It’s funny how the phrase “me luv you long time” has become iconic while being used as a blatant untruth. The way it is used in modern pop culture is to highlight precisely the opposite attitude – me no luv you much at all, but me luv your money.
But “loving some people for a long time” in professional services actually pays off.
Reading a piece of marketing literature by a marketing company, talking about its own marketing results, highlighted the need to nurture those leads you generate in a rather loving manner. Luv them long time.
Essentially the marketing company’s research showed that their own marketing campaigns had generated leads which fell into the following sub-sets:
a. 25% of the enquiries were “ready to go”
b. 25% of the enquiries actually were a wrong fit – either the client wasn’t right for the company or the company wasn’t right for the prospect
c. 50% were right, but not ready.
Their own conclusion was they needed a process of nurturing good leads until the time was right for them to become good clients.
The concept of “nurturing” is one which perhaps has not always resonated in professional services, and it is perhaps a reason why so many women who have come into the industry in recent years have become such exceptional professionals so quickly – their innate willingness or propensity to nurture potentially provides them with a distinct advantage when it comes to lead conversion. Nurturing skills are not merely passed on genetically however, and nor do they exist absolutely in one gender and not the other. It is an attitude which is a reflection of core values, rather than a specific skill set handed down from one wise mother to another. My generalisation regarding women is just that – a generalisation; albeit a positive one I believe.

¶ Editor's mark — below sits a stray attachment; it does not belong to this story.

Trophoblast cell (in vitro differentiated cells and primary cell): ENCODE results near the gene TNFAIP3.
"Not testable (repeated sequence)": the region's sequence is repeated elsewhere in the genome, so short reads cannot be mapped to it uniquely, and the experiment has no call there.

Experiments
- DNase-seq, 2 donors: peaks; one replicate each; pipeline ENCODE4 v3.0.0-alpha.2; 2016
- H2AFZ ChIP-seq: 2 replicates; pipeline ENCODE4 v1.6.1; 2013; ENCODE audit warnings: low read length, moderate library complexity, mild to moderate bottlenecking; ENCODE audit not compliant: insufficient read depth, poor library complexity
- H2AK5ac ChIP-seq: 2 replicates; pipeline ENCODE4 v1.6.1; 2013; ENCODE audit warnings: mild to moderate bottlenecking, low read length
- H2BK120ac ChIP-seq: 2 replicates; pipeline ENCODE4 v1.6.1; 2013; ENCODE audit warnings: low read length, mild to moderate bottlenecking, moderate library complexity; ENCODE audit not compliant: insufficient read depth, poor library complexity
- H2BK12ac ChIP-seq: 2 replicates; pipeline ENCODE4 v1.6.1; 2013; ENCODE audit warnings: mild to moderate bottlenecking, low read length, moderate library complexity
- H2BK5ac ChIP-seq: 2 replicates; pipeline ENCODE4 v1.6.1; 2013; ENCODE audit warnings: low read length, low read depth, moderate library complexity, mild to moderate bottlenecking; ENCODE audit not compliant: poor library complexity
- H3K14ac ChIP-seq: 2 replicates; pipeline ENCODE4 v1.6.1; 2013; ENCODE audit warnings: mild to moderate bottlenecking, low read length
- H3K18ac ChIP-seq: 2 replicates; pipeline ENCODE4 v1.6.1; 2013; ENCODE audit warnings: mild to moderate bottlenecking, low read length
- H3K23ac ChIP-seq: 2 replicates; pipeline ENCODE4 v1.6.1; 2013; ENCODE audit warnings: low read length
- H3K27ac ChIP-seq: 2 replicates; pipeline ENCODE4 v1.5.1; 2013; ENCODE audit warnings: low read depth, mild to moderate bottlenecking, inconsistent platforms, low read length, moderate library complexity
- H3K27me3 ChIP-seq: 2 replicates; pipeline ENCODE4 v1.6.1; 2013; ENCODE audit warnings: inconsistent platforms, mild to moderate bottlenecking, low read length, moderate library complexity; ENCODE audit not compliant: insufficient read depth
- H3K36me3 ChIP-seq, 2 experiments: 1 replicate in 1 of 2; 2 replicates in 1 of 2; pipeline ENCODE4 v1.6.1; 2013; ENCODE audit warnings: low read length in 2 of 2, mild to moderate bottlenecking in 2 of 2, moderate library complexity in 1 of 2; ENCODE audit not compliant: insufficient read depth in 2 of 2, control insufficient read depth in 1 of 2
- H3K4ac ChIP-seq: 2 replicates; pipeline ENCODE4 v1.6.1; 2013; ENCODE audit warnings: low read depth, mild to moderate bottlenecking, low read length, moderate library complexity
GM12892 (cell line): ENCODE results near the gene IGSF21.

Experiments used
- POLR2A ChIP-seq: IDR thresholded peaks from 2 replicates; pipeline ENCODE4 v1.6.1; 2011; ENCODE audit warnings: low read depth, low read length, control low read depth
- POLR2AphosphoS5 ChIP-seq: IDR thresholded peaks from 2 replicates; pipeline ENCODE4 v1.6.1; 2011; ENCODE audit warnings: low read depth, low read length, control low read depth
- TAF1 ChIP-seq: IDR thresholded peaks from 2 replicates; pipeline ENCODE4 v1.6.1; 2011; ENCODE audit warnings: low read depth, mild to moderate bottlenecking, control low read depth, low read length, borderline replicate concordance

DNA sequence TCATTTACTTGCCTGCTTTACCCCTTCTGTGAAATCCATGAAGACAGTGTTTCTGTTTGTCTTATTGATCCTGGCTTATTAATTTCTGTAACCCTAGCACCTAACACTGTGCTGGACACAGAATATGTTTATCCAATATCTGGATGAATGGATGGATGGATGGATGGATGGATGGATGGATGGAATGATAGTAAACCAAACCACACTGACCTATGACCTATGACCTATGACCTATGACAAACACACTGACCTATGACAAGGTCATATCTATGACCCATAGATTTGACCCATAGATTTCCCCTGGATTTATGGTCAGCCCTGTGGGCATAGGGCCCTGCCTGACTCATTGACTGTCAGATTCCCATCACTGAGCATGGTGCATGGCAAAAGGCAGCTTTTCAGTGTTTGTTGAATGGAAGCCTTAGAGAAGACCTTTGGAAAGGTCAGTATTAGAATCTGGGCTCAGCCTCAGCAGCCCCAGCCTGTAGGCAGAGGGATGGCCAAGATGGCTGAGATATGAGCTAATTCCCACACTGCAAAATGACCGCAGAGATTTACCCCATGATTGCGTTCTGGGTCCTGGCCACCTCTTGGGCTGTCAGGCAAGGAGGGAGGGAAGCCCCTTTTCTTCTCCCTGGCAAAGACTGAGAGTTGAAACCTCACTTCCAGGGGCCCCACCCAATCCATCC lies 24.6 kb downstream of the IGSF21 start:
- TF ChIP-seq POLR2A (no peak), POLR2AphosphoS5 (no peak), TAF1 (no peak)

If we think about what it means to nurture though, we see definitions such as the following:
So, we have a great marketing company which is very good at generating leads for itself on the back of its own marketing campaigns that has found that about half of the prospects are simply not yet ready, but are excellent prospects in all other respects. It concludes that a process of nurturing those leads – or educating, training, protecting, supporting, encouraging – will be the difference between getting a 25% “positive response rate” from a campaign, or something north of 50% – a massive difference by anyone’s standards.
Clearly there is a commercial benefit in creating a process inside a professional services firm which nurtures all leads or prospects generated in such a way that they are educated, and developed, and supported and encouraged and engaged will result in a higher proportion of those prospects becoming clients in time. It is worth reiterating an earlier point here though: nurturing is a reflection of core values which have “caring” somewhere near the very top of the values list.
Merely building a system whereby you send stuff to people regularly is not nurturing. That might be an excellent communications system, which is an essential part of a nurturing process – but it is not the entire process. The attitude of “caring” – perhaps to the degree of treating prospects almost as if they were clients in many respects – is the critical ingredient in building a successful nurture marketing process.
That attitude can’t be faked. As a business you either care about prospects or you don’t. They will be able to tell if you care or not. If your core values do include caring for the people you engage with, and you are willing to build a systematic approach for ongoing engagement with them, then there is an excellent chance that you can at least double the conversion rates on the enquiries you get from your initial marketing efforts.
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